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Discussion Starter #1
My '01 900ss is due for its fork service. My dealer wants $520 for parts and labor and I know they are screwing me, but there isn't another place that will do them (that I trust anyhow). I'm mechanically inclined (I do my valves, belts, oil, brakes, ect) but I've never done a set of forks before. What tools do I need? What specific parts do I need and where should I get them? What's the level of difficulty and how long should it take? Any tips or tricks would be greatly appreciated!
Cheers, Reuben
 

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price

Thats not bad if they replace with Race Tech springs and valves! I just had mine done for $ 460 parts/Labor with Race Tech Parts.
 

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Discussion Starter #3
Thats not bad if they replace with Race Tech springs and valves! I just had mine done for $ 460 parts/Labor with Race Tech Parts.
Hmmm....they didn't say anything about replacing springs or valves..I thought they were just going to change fluids, seals, and dust covers?
 

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I just finished my first fork rebuild tonight. 97 Monster 900, Showa 41mm non adjustable. I’ll try and share the pertinent info as I see it, in no particular order.

Measure/record position of top of each fork relative to upper triple to aid in reassembly.

Loosen top caps before unclamping from triple.
Slightly loosen very bottom bolt that hold in each damper system also before unclamping.
(be ready to catch the oil that will come out of this bolt hole when you completely remove bolt)

Set up a large area (at least beach towel size) to disassemble and lay parts out. Same for reassembly. For reassembly lay out all parts, but only parts for the reassembly so you can easily see if a part has been forgotten.

I used diesel fuel about 3” deep in a large plastic storage container so I could lay parts in and clean. Inside of fork tubes wiped by forcing shop towels thru like cleaning a gun barrel.
Spray brake fluid is handy for cleaning threads, tubes, etc.

Take many detailed up close photos during disassembly. I never found an exploded view that exactly matched my forks to aid in reassembly.

My upper and lower fork sleeves were a total bitch to separate! The only thing holding them together is the oil seal. Normally you just grab the upper sleeve in one hand and the lower in the other and using somewhat of a slide hammer motion just yank them apart. I won’t even go into what I had to do. Let’s just say there were a couple of fence posts, a ratchet strap, a come-a-long, a 12 ton bearing press and maybe a goat involved. Don’t forget to remove the metal clips that lock the oil seal into place. Before you say AHAH, no that was not what caused my separation anxiety.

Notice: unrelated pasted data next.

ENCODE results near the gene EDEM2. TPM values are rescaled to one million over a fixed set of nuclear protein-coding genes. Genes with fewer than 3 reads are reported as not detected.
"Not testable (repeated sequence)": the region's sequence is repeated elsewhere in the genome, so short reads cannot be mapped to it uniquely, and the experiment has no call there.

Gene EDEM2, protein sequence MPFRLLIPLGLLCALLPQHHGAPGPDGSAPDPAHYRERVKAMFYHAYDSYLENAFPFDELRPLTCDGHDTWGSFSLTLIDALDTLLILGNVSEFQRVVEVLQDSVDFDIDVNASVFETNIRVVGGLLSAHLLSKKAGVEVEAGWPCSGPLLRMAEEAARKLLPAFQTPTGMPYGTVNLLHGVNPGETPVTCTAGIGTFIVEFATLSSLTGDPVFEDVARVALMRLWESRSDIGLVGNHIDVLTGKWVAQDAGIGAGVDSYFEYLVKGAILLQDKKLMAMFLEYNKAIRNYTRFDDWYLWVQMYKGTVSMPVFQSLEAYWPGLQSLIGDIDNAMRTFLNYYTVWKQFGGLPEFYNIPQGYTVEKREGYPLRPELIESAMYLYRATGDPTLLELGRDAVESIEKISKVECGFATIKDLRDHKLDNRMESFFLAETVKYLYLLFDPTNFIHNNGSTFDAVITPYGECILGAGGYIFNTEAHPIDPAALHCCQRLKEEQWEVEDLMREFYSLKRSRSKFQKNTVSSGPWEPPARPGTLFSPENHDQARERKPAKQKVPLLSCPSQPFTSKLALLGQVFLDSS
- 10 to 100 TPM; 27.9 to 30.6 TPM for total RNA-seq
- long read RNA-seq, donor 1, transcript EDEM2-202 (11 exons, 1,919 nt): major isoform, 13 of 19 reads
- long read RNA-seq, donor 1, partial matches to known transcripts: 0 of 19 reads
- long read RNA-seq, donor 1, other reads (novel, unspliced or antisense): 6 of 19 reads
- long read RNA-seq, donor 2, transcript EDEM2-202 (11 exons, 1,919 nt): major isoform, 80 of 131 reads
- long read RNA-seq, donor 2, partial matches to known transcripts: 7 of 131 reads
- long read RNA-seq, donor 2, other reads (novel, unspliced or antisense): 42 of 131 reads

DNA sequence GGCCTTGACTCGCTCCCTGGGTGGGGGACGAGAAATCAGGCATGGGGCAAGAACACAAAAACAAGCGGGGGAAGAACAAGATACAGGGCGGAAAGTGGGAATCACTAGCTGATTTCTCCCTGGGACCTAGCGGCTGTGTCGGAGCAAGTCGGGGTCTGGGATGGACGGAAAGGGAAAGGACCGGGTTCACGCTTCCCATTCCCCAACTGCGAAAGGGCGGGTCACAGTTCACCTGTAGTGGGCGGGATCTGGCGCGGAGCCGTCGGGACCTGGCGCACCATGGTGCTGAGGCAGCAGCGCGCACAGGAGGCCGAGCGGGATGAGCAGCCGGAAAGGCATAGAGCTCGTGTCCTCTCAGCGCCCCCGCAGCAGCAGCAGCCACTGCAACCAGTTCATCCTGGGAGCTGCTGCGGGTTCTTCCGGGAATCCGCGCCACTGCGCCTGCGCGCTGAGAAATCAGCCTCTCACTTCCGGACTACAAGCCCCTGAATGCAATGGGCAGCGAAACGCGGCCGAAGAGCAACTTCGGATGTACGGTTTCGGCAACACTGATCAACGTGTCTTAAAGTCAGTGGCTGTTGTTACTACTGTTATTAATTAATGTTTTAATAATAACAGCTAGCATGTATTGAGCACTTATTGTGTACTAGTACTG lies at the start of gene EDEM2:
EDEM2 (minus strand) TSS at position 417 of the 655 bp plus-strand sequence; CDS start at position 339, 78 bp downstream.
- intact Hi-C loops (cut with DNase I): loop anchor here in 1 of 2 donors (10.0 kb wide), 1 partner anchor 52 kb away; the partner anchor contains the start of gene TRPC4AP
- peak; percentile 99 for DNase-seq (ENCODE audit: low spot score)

Parts were purchased at Traxxion Dynamics, a fairly well known purveyor of all things forky. They appear to have a busy shipping and receiving area, taking in forks for repair from all over the country. Lucky for me, they are less than 2 miles from my home.
2 dirt seals, 2 oil seals, 2 upper Teflon coated bushings, 2 lower Teflon coated bushings, 2 crush washers for very bottom bolt and 1qt of fork oil.

I checked the chrome fork halves for straightness by rolling them on a flat counter top. They both were a little bent. Traxxion measured about .008” bend. Fortunately, it was just a gentle bend and not a crease creating the bend, so it was fixable. Repair cost was $40 each and included polishing some slight vertical slide related scratches out. Forks were repaired to within .002” of a bend. Upon reassembly there was no binding.

Thumbs Up to Traxxion. They were very generous with their time and knowledge. Walking me thru the process as a do it yourselfer, even though their bread and butter is doing the rebuilds themselves.

Special Tools. I would buy the spring compression tool. $38 from Traxxion. They say to use one person to use the tool to compress the spring while a second person adds or removes locking collars as needed. If you don’t have a second person, I just ran a small ratcheting tie down strap thru the axle hole and put the hooks over either handle of the tool. Tighten as needed, no second person needed.

There are 2 ways that I am aware of to measure the amount of fork oil to use upon assembly. Your manual will likely give you a volume in cc’s to add to the fork or you can just pour oil in the tube till it fills up to a measured distance from the top of the fork tube.
Apparently using the volume measure is preferred when starting with totally disassembled, dry fork parts. During oil refill process you will need to prime each damper rod. On my second damper rod, it didn’t seem to want to prime (sliding action never firmed up) For some reason by changing the orientation of the fork from vertical to as horizontal as possible without oil spilling out, the priming was successful after about 10 strokes.

It will be easiest to finish tightening the top caps after the tubes are snugged into the triple.

There are 5 video segments that I highly recommend

Showa disassembly pt 1
Showa disassembly pt 2
Showa reassembly pt 1
Showa reassembly pt 2

More details on setting oil level by height in tube, not by volume.
How to Set WP KTM Husaberg Fork Oil Level - YouTube

Great time to clean the wheel, new rotors while it’s off.
 

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Discussion Starter #5